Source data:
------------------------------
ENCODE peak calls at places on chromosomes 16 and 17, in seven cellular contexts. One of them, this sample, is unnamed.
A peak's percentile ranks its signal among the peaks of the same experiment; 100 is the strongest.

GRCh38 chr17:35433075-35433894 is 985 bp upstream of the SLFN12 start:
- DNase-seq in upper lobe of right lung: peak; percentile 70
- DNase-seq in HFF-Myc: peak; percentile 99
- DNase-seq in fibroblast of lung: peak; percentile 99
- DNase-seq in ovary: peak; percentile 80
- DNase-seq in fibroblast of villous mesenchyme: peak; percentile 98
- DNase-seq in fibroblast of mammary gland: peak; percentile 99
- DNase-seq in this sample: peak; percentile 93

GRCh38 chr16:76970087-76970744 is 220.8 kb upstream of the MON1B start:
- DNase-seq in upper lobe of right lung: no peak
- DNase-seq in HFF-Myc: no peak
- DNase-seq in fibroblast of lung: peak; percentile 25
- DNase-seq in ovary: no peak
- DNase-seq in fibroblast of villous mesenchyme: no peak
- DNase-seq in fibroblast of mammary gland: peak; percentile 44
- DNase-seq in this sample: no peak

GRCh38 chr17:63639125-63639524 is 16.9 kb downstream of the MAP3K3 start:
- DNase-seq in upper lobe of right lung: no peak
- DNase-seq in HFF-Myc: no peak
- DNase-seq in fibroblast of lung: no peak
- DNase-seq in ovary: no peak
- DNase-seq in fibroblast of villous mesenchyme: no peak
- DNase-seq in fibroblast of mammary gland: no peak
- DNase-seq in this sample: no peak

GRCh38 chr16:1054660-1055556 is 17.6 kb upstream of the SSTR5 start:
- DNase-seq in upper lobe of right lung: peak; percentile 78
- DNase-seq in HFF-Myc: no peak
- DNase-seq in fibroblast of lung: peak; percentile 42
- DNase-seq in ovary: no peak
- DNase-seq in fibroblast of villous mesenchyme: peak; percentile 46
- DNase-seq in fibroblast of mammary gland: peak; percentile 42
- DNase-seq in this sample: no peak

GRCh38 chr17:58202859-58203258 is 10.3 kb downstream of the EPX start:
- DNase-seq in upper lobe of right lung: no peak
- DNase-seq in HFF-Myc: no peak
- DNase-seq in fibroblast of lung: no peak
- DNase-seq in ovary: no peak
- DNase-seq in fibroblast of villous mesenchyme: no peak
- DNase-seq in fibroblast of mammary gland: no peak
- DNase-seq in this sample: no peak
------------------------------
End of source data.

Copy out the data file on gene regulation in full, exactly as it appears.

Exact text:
ENCODE peak calls at places on chromosomes 16 and 17, in seven cellular contexts. One of them, this sample, is unnamed.
A peak's percentile ranks its signal among the peaks of the same experiment; 100 is the strongest.

GRCh38 chr17:35433075-35433894 is 985 bp upstream of the SLFN12 start:
- DNase-seq in upper lobe of right lung: peak; percentile 70
- DNase-seq in HFF-Myc: peak; percentile 99
- DNase-seq in fibroblast of lung: peak; percentile 99
- DNase-seq in ovary: peak; percentile 80
- DNase-seq in fibroblast of villous mesenchyme: peak; percentile 98
- DNase-seq in fibroblast of mammary gland: peak; percentile 99
- DNase-seq in this sample: peak; percentile 93

GRCh38 chr16:76970087-76970744 is 220.8 kb upstream of the MON1B start:
- DNase-seq in upper lobe of right lung: no peak
- DNase-seq in HFF-Myc: no peak
- DNase-seq in fibroblast of lung: peak; percentile 25
- DNase-seq in ovary: no peak
- DNase-seq in fibroblast of villous mesenchyme: no peak
- DNase-seq in fibroblast of mammary gland: peak; percentile 44
- DNase-seq in this sample: no peak

GRCh38 chr17:63639125-63639524 is 16.9 kb downstream of the MAP3K3 start:
- DNase-seq in upper lobe of right lung: no peak
- DNase-seq in HFF-Myc: no peak
- DNase-seq in fibroblast of lung: no peak
- DNase-seq in ovary: no peak
- DNase-seq in fibroblast of villous mesenchyme: no peak
- DNase-seq in fibroblast of mammary gland: no peak
- DNase-seq in this sample: no peak

GRCh38 chr16:1054660-1055556 is 17.6 kb upstream of the SSTR5 start:
- DNase-seq in upper lobe of right lung: peak; percentile 78
- DNase-seq in HFF-Myc: no peak
- DNase-seq in fibroblast of lung: peak; percentile 42
- DNase-seq in ovary: no peak
- DNase-seq in fibroblast of villous mesenchyme: peak; percentile 46
- DNase-seq in fibroblast of mammary gland: peak; percentile 42
- DNase-seq in this sample: no peak

GRCh38 chr17:58202859-58203258 is 10.3 kb downstream of the EPX start:
- DNase-seq in upper lobe of right lung: no peak
- DNase-seq in HFF-Myc: no peak
- DNase-seq in fibroblast of lung: no peak
- DNase-seq in ovary: no peak
- DNase-seq in fibroblast of villous mesenchyme: no peak
- DNase-seq in fibroblast of mammary gland: no peak
- DNase-seq in this sample: no peak